Clean Photo Processing

Before I start a digital layout, I first choose my photo or photos and edit them. Most times I opt for a clean edit, which means I am making sure the colors are displaying the way I saw it in person. I am going to walk through how I would edit one of images using Adobe Camera Raw and CS6.  I have a DSLR, so I shoot all of my photos in RAW. RAW files are larger in size but they hold a lot of image data making for a better quality photo and an easier edit. I can change the exposure of a RAW file and not worry too much about the amount of noise (or grain) that I am adding to the photo.

Right now, I have my Photoshop preferences for Camera Raw set to open up JPEGs (JPGs) in Adobe Camera Raw. That means my preferences are set up as:



With the above setting, your JPGs will open in Adobe Camera RAW (ACR)  just as a RAW file. This editor will do less damage to the quality of your image. Now, once I have chosen my photo, I drag it to Photoshop to open up ACR to begin basic edits. This is the original image is it was taken in-camera.


I can already see several problems that will need to be fixed. The list would include:

  • White balance – The colors are off. Notice the white of her shirt sleeves has a green/magenta hue and her skin is disgusting! She is yellow but not that yellow. :)
  • Distractions – Get rid of her dad in the right side of the frame and clean up the blue wall and orange floor.

Now in ACR the first thing I notice is the histogram in the upper right corner. That will determine where I begin. The arrow on the left of the histogram gives me shadow warnings and the arrow on the right gives me highlight warnings. I usually ignore the shadow warning until after I adjust exposure and white balance.


To adjust white balance in ACR, I use the White Balance dropper clean4mWBtool  in the tools listed in the bar at the top and click on an area of the image that should be white or a neutral gray.


Already, that is a huge improvement. Then, I increase my exposure by +0.25 because her face still looks too dark. As soon as I change the exposure, my shadow warning also disappeared. That is why I wait fix that issue. Next, I bump my contrast up to 5, but you can adjust yours to whichever amount you like. I tend to like deep, rich colors in photos. That is all I would adjust on the Basic panel of ACR. You can play around with the other settings, but that is up to you and it really depends on the photo. The clarity slider will give you a clearer image but it also adds darker edges. That is the one setting I rarely use.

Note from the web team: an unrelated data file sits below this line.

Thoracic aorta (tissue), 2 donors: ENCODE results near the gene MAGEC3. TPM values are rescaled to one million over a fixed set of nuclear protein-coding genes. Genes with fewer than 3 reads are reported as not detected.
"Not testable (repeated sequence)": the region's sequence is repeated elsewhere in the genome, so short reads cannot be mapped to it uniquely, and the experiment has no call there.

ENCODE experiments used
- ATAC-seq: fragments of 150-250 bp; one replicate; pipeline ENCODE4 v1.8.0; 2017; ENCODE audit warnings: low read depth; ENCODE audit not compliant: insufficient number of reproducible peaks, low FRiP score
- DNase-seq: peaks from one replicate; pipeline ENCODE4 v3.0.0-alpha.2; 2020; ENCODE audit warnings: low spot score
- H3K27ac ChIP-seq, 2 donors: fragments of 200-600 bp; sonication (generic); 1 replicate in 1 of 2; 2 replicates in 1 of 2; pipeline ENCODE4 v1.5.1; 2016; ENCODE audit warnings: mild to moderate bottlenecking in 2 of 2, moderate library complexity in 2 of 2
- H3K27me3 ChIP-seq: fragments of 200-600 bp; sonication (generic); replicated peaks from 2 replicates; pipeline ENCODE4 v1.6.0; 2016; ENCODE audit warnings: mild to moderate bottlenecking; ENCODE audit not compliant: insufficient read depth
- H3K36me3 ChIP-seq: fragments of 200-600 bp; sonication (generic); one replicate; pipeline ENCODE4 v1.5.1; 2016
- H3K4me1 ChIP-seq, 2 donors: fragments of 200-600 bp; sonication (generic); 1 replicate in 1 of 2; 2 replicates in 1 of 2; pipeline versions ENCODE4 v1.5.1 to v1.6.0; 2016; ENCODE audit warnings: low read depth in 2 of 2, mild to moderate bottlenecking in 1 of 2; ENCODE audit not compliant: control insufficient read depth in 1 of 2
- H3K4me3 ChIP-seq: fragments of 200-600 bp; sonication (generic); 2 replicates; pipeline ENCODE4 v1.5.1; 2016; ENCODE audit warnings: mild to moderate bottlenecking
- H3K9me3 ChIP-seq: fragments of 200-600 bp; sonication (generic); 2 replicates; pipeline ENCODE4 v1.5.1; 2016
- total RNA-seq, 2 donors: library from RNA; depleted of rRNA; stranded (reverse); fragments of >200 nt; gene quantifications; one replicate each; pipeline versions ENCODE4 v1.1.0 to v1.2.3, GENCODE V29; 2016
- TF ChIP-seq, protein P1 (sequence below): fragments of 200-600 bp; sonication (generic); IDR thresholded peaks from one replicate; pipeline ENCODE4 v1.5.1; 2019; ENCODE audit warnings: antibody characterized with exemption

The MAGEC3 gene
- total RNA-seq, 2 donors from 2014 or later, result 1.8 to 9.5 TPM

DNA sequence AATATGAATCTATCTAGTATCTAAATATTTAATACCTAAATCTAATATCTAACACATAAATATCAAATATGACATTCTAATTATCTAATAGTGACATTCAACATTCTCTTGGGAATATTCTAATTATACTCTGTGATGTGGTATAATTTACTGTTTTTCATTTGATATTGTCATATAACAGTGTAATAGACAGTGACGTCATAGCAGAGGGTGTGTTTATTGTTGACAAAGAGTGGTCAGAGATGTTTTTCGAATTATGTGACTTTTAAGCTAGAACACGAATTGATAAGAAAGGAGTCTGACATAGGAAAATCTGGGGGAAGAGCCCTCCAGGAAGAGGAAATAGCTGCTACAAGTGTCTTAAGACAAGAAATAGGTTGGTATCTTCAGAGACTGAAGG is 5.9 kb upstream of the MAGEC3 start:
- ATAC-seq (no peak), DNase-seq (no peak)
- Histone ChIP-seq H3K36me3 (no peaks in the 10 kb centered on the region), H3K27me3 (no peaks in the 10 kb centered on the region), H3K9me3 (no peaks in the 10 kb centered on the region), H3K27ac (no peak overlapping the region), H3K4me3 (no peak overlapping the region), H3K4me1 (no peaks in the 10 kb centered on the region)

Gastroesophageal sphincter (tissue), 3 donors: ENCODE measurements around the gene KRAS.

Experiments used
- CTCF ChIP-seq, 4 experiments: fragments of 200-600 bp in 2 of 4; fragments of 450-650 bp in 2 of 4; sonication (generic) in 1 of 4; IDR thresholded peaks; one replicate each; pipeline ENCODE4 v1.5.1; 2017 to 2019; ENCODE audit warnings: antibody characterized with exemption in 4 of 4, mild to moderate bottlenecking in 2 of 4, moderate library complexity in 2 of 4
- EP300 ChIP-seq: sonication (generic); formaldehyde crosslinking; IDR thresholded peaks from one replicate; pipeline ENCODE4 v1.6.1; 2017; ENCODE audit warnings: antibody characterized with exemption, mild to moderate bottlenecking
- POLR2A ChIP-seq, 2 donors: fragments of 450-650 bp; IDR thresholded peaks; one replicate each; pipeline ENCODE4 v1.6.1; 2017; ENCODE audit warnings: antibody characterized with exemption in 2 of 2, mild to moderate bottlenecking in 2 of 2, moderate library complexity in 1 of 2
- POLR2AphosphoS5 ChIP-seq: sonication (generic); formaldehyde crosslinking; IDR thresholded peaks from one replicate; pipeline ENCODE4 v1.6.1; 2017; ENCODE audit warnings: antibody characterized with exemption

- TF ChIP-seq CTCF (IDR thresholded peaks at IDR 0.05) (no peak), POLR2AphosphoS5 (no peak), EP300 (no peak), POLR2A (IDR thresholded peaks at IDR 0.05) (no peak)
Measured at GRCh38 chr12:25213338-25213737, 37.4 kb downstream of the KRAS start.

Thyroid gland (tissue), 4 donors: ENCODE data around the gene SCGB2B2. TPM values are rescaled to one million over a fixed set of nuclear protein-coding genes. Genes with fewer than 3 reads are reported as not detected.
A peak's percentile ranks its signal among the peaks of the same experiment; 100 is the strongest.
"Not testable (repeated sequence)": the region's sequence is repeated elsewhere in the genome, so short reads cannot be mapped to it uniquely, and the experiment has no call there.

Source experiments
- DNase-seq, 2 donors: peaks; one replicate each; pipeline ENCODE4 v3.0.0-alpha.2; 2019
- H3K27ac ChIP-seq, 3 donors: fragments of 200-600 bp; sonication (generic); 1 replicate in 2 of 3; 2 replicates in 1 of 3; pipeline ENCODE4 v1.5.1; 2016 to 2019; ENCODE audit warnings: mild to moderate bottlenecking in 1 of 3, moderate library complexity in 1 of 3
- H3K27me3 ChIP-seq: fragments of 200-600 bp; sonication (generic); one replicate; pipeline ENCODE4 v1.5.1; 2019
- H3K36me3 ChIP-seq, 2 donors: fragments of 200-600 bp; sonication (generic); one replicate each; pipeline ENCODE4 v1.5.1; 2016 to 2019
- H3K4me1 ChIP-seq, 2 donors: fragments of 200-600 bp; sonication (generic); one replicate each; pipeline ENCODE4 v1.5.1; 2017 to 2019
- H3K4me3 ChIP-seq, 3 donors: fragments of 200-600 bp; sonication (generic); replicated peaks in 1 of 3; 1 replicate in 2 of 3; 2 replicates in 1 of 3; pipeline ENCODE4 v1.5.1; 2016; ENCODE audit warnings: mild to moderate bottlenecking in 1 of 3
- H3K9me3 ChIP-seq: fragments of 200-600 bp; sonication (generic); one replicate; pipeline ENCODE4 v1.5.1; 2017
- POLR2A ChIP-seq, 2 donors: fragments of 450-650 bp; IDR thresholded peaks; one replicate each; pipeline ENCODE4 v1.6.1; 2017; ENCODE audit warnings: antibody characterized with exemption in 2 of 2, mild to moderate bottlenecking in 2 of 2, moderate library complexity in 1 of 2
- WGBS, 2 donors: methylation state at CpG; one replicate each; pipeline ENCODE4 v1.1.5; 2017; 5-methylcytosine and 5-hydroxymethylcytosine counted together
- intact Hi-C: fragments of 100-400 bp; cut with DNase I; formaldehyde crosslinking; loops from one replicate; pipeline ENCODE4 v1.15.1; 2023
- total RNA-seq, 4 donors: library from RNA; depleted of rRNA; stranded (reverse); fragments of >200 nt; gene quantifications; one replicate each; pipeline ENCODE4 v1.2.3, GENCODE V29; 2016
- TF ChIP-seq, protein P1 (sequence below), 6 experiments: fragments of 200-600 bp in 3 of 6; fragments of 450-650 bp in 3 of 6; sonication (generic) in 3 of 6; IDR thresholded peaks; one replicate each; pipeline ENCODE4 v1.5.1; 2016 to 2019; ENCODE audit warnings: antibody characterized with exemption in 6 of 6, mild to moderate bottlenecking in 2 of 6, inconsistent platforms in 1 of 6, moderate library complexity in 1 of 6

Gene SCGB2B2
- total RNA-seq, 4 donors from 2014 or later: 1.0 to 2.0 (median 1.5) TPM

The next tab in ACR is the Tone Curve adjustment. I like to increase the lights, darks and shadows just a bit if there are still shadows on the face of my subject. There is a light shadow over the right side of her face, near her eye and cheek. I will increase the lights to +5, the darks to + 20 and shadows decrease to -8 (to keep her jeans and hair dark).


On the next tab, there is a handle little Noise Reduction tool. I use it very lightly as it will take away a lot of the detail in your photo if over-applied, and possibly, leave you with a plastic-looking child (lol!). Once I am done with all adjustments, I click done to have the photo open in Photoshop. This is what I have so far with just editing the RAW file in ACR:


First thing I would like to do is use the Content-Aware fill to get rid of the dirt on the wall and floor and the sign that is behind her head. I duplicate my background layer and use the square marquee tool to select a small section at a time. Shift + F5 to open the Fill settings and make sure content-aware and 100% are selected, then Enter. If I am using content aware on more than 3 places on an image, I will duplicate the layer again and continue fixing spots. That way if it does something weird, I can delete a layer and now have lost all the fill areas already completed.

For the sign on the wall, I am going to use the content-aware move tool. I selected an area of the wall underneath the sign, moved it to the bottom of the sign and PS will load the fill that matches the wall. I do this 6 to 8 times until the sign is completely covered. Once it is completely gone, I flatten the image.


At this point, I crop out the guy to the right and my clean edit is complete. I add a few finishing touches to get the photo result below. To save my photo for the web, I flatten it, duplicate the layer, and apply Filter -> Sharpen -> Smart Sharpen with the settings:  Amount 80%, Radius 0.6 px and remove lens blur option selected.


I hope you found this to be helpful to see how I achieve a clean edit. Once this part is done, you can have fun adding some creative processing and start scrapping your page!

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